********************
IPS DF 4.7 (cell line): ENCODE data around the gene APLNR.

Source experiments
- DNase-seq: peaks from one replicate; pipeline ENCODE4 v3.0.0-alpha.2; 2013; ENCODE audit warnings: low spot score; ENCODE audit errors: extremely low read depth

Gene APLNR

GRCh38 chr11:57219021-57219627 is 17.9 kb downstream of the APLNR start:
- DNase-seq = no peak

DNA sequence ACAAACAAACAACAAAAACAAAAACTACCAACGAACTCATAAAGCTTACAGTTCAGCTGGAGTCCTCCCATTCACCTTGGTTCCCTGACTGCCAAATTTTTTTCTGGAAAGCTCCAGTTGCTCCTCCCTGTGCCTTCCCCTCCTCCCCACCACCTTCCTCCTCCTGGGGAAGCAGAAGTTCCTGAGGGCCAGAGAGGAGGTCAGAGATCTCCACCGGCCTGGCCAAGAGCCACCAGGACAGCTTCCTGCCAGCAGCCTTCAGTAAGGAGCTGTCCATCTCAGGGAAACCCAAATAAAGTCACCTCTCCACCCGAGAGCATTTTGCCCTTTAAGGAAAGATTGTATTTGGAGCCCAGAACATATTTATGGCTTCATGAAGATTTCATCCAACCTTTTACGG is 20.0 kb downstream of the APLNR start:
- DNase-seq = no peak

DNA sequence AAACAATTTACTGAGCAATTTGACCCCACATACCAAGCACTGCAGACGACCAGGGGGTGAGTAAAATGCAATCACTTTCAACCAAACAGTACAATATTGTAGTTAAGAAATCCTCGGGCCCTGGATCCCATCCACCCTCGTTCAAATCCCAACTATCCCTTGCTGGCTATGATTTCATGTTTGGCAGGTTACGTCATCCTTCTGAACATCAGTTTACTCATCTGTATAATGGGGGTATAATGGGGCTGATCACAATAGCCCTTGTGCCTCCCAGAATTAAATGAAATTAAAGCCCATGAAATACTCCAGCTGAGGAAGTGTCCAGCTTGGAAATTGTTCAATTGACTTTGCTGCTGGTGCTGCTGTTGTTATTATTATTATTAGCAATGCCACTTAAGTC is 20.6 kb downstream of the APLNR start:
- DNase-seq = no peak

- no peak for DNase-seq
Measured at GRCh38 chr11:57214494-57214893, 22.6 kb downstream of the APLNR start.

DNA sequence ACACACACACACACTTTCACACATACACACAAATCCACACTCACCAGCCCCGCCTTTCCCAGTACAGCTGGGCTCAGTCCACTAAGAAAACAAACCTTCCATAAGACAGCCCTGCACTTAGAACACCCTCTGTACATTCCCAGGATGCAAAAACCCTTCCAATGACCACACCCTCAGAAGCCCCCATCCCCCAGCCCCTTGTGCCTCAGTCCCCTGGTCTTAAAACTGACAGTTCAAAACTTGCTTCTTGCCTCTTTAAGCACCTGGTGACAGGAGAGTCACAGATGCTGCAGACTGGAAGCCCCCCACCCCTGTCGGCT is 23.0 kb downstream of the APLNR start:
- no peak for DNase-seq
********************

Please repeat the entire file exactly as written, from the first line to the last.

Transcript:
IPS DF 4.7 (cell line): ENCODE data around the gene APLNR.

Source experiments
- DNase-seq: peaks from one replicate; pipeline ENCODE4 v3.0.0-alpha.2; 2013; ENCODE audit warnings: low spot score; ENCODE audit errors: extremely low read depth

Gene APLNR

GRCh38 chr11:57219021-57219627 is 17.9 kb downstream of the APLNR start:
- DNase-seq = no peak

DNA sequence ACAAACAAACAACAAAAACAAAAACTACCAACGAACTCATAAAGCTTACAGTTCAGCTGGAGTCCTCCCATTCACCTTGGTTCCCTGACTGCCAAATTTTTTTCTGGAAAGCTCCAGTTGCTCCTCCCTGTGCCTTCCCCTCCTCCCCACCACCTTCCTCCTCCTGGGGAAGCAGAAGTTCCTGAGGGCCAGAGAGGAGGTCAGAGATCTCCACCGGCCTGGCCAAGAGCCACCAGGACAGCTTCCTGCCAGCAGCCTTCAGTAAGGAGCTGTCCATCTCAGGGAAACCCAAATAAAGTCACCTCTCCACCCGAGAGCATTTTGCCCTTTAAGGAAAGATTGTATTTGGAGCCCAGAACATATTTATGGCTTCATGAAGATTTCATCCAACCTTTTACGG is 20.0 kb downstream of the APLNR start:
- DNase-seq = no peak

DNA sequence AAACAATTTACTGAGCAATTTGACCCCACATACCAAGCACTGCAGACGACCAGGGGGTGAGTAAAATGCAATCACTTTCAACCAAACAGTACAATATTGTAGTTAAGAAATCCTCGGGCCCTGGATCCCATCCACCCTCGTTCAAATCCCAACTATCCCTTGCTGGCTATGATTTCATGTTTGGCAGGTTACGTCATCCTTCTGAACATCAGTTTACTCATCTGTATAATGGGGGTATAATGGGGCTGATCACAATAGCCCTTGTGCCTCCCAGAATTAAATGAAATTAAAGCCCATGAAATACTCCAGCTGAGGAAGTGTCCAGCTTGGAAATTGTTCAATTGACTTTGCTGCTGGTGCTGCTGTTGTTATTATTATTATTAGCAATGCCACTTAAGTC is 20.6 kb downstream of the APLNR start:
- DNase-seq = no peak

- no peak for DNase-seq
Measured at GRCh38 chr11:57214494-57214893, 22.6 kb downstream of the APLNR start.

DNA sequence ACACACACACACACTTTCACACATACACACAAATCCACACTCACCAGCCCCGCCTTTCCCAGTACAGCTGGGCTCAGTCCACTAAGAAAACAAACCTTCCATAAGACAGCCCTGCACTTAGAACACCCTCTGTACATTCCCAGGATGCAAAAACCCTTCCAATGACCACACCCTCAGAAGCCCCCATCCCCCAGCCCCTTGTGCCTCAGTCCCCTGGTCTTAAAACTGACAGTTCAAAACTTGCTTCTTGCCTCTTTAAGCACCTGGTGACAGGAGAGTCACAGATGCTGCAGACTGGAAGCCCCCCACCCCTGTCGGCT is 23.0 kb downstream of the APLNR start:
- no peak for DNase-seq